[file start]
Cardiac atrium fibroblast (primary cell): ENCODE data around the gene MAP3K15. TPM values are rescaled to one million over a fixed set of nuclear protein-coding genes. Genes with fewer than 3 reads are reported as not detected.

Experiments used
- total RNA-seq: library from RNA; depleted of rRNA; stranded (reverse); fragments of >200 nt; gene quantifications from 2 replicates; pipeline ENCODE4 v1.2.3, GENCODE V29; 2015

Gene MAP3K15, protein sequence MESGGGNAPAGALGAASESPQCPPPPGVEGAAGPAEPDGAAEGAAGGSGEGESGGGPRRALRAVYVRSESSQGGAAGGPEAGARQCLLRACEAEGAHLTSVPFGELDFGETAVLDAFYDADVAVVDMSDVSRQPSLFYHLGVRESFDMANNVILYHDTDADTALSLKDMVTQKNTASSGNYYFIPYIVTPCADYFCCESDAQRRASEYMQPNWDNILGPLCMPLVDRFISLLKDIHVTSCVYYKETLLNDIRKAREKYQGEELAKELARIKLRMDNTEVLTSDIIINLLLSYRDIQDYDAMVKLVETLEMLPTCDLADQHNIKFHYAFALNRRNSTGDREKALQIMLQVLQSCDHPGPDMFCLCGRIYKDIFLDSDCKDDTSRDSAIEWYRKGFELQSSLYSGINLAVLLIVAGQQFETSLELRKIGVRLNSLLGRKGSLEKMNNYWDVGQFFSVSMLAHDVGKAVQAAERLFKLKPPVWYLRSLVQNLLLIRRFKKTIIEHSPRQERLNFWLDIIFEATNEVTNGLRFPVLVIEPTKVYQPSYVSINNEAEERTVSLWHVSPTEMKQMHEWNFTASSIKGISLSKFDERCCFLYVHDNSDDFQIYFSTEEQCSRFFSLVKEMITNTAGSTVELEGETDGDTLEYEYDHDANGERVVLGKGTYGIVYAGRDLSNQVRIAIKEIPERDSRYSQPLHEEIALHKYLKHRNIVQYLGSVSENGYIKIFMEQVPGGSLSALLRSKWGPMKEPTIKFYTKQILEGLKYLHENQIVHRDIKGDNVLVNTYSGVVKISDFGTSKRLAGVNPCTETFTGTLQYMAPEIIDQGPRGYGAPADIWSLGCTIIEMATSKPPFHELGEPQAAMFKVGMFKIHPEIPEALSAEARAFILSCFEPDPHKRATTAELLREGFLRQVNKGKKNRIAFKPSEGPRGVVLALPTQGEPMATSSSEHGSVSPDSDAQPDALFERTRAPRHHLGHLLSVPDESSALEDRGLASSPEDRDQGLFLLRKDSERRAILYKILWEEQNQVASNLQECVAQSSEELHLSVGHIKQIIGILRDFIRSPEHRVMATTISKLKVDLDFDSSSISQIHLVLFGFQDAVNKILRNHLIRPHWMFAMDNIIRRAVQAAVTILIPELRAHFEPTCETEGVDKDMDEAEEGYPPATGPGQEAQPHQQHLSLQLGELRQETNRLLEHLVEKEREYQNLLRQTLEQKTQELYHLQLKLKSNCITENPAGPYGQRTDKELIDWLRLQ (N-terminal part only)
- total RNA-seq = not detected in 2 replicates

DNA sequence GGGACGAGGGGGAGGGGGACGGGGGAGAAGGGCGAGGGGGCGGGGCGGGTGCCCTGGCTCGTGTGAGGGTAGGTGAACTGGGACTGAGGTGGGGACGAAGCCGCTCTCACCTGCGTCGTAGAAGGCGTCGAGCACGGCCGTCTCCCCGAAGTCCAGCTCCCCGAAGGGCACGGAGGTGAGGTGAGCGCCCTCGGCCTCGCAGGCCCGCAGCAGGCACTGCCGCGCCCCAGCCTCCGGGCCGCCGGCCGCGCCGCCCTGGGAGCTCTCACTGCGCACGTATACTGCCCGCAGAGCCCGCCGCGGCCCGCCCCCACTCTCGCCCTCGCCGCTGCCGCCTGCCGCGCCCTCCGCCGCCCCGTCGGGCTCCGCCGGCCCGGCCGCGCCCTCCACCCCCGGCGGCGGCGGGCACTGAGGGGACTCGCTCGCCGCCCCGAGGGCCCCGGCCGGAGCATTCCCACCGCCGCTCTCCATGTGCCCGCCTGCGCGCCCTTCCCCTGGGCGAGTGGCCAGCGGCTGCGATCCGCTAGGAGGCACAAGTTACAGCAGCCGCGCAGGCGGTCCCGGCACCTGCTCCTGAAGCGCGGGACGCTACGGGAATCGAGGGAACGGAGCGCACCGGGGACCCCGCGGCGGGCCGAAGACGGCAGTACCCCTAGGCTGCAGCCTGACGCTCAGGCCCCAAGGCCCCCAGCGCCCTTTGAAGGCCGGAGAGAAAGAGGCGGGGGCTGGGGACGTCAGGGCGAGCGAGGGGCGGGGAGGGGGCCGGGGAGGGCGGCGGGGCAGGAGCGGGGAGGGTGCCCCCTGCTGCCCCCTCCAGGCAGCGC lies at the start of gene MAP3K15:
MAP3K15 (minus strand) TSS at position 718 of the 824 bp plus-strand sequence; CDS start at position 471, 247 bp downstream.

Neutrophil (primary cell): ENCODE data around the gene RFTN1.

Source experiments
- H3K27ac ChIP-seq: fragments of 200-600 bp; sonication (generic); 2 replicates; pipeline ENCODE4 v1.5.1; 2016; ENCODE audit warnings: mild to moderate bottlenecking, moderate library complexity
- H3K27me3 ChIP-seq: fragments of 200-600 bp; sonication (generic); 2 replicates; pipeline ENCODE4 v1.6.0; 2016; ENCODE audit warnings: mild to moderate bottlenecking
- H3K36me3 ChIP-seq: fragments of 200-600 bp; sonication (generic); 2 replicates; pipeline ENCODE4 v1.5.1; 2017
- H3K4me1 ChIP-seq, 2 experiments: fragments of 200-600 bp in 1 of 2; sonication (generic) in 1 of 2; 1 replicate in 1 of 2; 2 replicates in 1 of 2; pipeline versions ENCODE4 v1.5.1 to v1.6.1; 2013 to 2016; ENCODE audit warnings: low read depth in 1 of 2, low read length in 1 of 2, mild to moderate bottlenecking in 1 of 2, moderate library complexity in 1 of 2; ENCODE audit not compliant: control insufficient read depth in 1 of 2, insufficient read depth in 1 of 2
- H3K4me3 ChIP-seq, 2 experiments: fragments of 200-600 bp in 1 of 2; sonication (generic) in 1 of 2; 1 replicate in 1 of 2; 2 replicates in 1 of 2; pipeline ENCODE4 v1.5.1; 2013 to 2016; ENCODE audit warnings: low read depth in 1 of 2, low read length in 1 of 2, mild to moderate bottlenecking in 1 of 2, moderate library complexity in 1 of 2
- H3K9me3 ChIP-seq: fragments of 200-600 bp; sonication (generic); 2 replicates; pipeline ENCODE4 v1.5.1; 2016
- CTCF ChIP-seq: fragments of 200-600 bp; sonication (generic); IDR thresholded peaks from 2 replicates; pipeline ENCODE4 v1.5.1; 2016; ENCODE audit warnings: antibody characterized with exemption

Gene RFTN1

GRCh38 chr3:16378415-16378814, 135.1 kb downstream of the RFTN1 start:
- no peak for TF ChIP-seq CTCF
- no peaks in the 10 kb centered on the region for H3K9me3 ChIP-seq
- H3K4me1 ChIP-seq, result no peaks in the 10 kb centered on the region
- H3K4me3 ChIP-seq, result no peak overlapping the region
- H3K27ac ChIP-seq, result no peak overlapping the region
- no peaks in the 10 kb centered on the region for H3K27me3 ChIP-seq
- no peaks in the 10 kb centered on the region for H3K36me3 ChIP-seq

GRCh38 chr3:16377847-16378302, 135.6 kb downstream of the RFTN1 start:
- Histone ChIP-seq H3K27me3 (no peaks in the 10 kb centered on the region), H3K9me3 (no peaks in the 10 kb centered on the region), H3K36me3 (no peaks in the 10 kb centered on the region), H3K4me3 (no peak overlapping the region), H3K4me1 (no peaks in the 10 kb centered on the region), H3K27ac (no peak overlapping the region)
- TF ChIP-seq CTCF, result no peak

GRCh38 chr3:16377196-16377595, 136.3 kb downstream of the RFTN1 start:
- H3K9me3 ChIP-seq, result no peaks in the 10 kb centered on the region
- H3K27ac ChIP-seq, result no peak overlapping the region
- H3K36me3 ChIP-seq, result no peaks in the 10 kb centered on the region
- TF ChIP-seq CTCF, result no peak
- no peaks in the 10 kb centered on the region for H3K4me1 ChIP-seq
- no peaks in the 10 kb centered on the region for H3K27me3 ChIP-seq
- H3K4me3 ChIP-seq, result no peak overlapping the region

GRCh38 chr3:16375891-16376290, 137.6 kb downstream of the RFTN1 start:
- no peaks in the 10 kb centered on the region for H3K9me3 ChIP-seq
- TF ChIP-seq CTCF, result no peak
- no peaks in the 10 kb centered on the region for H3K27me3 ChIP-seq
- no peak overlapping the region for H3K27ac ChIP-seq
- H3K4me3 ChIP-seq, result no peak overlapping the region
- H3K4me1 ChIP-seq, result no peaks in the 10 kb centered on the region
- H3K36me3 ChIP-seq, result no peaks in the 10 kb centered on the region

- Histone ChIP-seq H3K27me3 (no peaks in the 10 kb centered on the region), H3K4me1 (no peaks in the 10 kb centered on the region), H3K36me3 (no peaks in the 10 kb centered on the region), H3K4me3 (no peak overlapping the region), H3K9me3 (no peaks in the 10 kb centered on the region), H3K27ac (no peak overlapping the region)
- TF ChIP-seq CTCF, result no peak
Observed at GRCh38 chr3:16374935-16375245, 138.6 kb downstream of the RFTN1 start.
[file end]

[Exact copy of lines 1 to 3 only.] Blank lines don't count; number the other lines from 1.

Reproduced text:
Cardiac atrium fibroblast (primary cell): ENCODE data around the gene MAP3K15. TPM values are rescaled to one million over a fixed set of nuclear protein-coding genes. Genes with fewer than 3 reads are reported as not detected.

Experiments used
- total RNA-seq: library from RNA; depleted of rRNA; stranded (reverse); fragments of >200 nt; gene quantifications from 2 replicates; pipeline ENCODE4 v1.2.3, GENCODE V29; 2015